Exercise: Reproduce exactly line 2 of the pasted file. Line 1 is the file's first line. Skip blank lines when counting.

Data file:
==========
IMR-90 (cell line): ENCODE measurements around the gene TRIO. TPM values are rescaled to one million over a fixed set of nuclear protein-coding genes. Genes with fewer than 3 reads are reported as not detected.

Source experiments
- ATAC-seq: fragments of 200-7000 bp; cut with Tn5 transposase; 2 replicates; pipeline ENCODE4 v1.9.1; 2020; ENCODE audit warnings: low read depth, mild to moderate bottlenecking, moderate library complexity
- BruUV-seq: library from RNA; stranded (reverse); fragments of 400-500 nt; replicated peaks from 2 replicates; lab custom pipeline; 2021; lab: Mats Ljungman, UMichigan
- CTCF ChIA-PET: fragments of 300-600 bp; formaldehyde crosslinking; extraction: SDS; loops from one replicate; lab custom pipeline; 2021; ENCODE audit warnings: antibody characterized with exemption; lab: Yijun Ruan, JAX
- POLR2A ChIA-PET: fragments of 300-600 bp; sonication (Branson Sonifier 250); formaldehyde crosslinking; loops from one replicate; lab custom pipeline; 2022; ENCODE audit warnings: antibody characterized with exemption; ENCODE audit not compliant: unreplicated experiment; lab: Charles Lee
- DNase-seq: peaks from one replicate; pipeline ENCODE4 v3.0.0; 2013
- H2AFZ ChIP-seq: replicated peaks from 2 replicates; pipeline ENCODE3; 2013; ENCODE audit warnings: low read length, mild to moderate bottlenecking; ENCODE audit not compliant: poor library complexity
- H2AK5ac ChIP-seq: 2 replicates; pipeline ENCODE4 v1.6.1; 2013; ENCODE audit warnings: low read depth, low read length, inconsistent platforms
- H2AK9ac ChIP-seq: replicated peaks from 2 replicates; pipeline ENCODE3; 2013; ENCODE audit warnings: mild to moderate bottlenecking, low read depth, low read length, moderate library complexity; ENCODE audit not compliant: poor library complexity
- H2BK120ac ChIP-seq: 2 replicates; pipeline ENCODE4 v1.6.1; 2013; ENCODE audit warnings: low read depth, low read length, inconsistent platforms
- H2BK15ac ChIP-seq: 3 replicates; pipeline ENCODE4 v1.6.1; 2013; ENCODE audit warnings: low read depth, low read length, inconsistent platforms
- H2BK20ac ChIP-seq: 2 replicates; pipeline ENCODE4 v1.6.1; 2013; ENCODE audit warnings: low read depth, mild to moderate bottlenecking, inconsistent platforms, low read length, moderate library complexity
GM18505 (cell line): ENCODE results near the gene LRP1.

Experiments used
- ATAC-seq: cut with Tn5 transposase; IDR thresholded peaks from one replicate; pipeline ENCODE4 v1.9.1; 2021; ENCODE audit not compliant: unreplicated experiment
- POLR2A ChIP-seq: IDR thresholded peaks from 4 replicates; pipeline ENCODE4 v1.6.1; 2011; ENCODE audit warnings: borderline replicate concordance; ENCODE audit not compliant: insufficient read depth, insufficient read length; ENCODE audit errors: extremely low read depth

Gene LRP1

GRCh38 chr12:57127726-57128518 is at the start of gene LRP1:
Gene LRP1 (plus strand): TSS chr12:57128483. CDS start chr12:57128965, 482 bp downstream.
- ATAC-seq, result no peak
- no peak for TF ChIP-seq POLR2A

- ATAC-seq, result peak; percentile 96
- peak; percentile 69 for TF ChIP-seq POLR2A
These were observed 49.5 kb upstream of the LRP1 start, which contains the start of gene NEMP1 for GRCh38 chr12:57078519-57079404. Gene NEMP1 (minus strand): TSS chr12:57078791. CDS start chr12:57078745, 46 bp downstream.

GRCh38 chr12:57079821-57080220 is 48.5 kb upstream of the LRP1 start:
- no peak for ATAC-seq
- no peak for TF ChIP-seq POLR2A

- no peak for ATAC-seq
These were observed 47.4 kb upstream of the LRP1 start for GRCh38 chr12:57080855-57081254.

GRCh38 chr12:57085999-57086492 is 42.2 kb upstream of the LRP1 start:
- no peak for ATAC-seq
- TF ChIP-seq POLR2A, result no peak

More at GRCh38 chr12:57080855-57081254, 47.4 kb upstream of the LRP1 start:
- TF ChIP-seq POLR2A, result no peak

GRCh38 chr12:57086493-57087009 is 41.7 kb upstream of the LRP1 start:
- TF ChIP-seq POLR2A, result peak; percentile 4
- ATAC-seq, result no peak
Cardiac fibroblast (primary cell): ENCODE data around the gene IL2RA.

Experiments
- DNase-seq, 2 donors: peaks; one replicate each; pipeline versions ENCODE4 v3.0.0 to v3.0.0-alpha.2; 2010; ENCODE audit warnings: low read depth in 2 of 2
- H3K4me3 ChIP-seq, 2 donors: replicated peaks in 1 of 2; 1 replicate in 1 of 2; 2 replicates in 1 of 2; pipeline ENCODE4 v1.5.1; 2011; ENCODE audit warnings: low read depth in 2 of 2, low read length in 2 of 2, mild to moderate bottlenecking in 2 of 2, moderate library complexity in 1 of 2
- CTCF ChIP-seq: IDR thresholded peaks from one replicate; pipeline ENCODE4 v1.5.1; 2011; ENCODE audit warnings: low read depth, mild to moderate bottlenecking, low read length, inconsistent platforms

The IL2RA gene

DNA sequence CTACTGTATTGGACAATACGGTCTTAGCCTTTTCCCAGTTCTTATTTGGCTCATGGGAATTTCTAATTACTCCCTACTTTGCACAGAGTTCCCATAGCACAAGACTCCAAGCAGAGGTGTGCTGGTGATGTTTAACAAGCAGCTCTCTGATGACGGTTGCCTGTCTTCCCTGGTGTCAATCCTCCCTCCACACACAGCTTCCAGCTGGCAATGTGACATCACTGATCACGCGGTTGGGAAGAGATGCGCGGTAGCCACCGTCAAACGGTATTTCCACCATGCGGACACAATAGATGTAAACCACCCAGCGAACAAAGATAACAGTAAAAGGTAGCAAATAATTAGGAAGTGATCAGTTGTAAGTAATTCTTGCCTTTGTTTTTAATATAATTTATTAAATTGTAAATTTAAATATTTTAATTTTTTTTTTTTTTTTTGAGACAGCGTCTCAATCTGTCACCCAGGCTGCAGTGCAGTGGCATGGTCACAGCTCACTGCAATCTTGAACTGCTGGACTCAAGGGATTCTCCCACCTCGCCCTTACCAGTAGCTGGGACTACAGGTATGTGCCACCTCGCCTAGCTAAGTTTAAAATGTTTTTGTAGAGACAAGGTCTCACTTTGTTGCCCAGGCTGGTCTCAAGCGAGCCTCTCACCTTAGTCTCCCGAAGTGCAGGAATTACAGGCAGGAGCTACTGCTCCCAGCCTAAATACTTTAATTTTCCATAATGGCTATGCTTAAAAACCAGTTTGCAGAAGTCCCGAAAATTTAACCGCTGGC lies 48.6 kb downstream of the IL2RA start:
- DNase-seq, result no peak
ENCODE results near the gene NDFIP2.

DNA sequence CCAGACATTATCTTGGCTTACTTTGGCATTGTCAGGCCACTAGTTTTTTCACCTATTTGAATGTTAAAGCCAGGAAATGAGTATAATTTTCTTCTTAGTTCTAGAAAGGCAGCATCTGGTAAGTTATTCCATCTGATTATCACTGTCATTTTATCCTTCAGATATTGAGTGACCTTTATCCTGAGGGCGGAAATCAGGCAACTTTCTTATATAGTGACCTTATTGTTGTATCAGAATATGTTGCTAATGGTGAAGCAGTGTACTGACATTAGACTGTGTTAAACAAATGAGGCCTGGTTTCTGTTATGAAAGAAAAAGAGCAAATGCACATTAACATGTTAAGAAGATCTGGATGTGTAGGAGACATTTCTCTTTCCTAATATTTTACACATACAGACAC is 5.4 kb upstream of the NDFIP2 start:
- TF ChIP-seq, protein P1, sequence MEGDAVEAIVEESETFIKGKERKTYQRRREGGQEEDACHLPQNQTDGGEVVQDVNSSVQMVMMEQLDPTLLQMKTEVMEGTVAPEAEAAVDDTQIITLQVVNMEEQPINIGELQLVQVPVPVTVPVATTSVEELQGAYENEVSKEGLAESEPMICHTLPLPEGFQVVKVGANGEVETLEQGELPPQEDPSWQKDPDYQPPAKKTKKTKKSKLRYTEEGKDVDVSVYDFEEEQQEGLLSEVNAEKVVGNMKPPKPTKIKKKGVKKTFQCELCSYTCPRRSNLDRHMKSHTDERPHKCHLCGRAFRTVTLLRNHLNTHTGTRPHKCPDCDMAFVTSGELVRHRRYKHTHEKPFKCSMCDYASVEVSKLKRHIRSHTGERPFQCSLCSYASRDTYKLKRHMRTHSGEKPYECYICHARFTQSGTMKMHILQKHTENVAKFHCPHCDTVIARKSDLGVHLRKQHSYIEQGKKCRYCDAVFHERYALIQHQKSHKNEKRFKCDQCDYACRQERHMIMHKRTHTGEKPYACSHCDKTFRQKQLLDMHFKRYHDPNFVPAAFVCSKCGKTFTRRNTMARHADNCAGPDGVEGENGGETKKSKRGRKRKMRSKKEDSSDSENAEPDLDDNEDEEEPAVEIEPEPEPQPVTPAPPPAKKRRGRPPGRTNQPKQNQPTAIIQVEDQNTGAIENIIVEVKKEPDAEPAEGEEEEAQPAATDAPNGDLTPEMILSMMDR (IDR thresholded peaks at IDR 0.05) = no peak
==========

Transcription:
Source experiments